Tag Archives: Brewing

Can You Brew Beer with Gorilla-Food?

Animals in captivity require different diets than their counterparts in the wild. For this reason, it is sometimes difficult for zoos to house new animals, since they may not initially know of their dietary and medicinal needs.

An African spice described as tasting of ginger, cardamom, and pepper has been found to prevent a heart condition in gorillas in zoos.

Sam Adams incorporates this same spice—known as Grains of Paradise—in their annual Summer Ale.

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Sake Step 1: Prepare the Rice!

Sake is a very complex alcohol that is made using a unique blend of wine-making and beer-brewing techniques.


In the Sake-making process, the first step is to prepare the rice for fermentation.

To this end, rice is passed over a rough stone to slowly ware down the hulls. The longer rice is pollished like this the better quality the Sake will be.

Polishing the rice like this process can take up to 4 days, and the finest quality of grains for making sake end up 50% of their original size.

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Yeasts Select Their Own Smell

Beer brewers carefully select very specific strains of yeast for their brews. Any one of the litterally hundreds of different types of yeast can impart a specific set of aromas and/or flavors to the final beer.

Beer afficianodos are not the only creatures that are captivated by the aromas that yeast give to beer. Fruit flies are drawn to a specific scent that is created by yeast. Moreover, this is a scent that the yeast can directly control!

When a yeast colony is multiplying too quickly the single-celled organisms have the ability to turn on (& off) this fruit fly-attracting scent. When the scent is active the insects land to feast on the beer, and some lucky yeast cells hitchhike to a new buffet.

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American Whiskeys & DIY Yeasts

It is no secret that craft beer makers carefully select strains of yeast to achieve specific flavor characteristics. What may be less known is that whiskey makers are also highly selective of their yeast.

In addition to maintaining their own unique strains on site, many American whiskey makers commonly use several different yeast at once. Four Roses uses at least 5 different yeast strains in each batch of whiskey.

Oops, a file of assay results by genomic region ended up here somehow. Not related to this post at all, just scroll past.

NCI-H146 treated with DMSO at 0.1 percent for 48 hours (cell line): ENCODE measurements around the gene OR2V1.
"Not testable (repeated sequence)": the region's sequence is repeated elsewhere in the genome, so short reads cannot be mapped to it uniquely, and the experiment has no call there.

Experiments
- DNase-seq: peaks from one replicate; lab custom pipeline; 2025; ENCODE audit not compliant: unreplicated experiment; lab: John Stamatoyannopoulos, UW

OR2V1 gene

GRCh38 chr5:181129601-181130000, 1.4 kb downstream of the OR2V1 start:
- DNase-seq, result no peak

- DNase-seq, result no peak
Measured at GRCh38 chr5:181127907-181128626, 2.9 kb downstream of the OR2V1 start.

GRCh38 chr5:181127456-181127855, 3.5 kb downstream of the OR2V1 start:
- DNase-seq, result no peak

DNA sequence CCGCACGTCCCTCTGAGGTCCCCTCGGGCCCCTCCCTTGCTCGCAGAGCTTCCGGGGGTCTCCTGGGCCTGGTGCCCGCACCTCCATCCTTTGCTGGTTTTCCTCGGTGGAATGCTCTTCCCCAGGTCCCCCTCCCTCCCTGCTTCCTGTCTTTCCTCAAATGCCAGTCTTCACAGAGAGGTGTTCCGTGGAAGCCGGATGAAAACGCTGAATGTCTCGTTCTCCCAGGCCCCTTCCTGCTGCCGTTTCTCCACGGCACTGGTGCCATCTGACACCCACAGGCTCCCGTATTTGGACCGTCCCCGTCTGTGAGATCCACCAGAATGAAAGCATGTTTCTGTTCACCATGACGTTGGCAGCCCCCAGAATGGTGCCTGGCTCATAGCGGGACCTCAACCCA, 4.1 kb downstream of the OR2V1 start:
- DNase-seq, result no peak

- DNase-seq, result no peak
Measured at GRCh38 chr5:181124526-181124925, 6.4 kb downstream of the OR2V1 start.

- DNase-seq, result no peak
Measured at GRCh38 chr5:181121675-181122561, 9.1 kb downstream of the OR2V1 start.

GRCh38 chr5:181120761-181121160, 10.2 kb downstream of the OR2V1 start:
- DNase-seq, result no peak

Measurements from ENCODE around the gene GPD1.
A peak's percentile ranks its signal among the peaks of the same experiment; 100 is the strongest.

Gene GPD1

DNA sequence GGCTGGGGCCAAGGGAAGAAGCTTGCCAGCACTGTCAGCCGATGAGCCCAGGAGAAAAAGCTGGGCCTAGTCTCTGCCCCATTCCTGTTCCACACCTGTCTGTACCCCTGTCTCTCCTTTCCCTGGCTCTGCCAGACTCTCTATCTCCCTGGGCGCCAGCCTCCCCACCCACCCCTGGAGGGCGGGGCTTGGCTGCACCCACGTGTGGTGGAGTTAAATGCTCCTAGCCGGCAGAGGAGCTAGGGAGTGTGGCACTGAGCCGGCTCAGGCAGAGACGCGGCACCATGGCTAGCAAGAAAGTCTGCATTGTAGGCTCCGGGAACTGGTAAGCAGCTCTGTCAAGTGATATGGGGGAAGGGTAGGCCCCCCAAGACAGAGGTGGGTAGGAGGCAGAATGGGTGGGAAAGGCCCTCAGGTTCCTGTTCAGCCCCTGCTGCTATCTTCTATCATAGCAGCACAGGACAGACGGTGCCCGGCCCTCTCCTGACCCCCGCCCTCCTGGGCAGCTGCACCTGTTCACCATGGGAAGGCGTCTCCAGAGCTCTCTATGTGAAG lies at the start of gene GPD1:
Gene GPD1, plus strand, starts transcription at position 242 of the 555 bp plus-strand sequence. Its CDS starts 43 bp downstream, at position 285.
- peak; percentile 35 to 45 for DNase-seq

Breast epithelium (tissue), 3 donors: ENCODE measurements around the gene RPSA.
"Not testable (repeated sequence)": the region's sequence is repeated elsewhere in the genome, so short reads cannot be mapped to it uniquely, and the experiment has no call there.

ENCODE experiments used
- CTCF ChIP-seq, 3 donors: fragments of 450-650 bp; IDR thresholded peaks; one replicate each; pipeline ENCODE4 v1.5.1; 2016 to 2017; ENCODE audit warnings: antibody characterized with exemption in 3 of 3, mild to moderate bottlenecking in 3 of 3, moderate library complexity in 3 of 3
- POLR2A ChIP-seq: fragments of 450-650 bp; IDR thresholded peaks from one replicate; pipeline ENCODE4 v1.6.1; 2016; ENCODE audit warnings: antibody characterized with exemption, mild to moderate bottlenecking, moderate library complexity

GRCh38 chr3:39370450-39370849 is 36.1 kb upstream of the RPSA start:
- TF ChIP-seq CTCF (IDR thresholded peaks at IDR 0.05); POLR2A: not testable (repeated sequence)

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An Actual Good Reason to Brew with Corn Syrup

America’s three behemoth beer companies are used to slugging it out via Super Bowl commercials, although in 2019 Bud Light swung below the belt. A series of advertisements outed Miller Lite & Coors Light for using corn syrup to brew their beer—with the fictional king of the Bud Light realm turning up his nose at such a practice.

Naturally the media departments of all three companies took to the internet to yell their particular points of view from the mountain tops of Twitter. Interviews were conducted. Outside groups and individuals weighed in. But seemingly nobody explained—or even asked—is why do Miller Lite & Coors Light brew with corn syrup, anyway?

The answer may lie in the holy grail of light beer: calories.

Beer is made from Grain + Sugar + Water + Yeast + Hops. At some point the yeast stop doing their job of turning sugar into alcohol and go dormant. The sugar molecules that remain undigested by the yeast yield a whole bunch of calories.

This means is that the better brewers are at making yeast consume the entirety of sugar in a brew, then the fewer calories the end product will have. Since yeast are very simple organisms, they can process more molecules of simple-sugars than complex-sugars.

So, if corn syrup (C6H14O7) is a more simple molecule than table sugar (C12H22O11) or whatever Bud Light happens to use, then the corn syrup beers will actually be lighter in calories than Bud Light.

Calories per 12 fluid ounces:

  • Bud Light: 110 cal.
  • Coors Light: 102 cal.
  • Miller Lite: 96 cal.

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Reincarnating Victorian Beer

The SS Oregon sank off the coast of New York 133 years ago. While every single human successfully evacuated, the bottled beer in the cargo sank to the bottom of the ocean.

Recently several breweries have managed to extract some of the shipwrecked beer and then analyze the 133 year-old yeast, in order to attempt to recreate this Victorian era remnant.

BFD_02.28.19_Brw.His.SS Oregon

Salt Water Saves!

Ergot is a fungus that likes to eat grains of Rye. It also contains a chemical similar enough to LSD to cause hallucinations in humans. This chemical is strong enough to survive brewing, baking, and distillation.

Rye whiskey makers today soak the grain in salt water to avoid causing the same hallucinations that contributed to the Salem Witch Trials.

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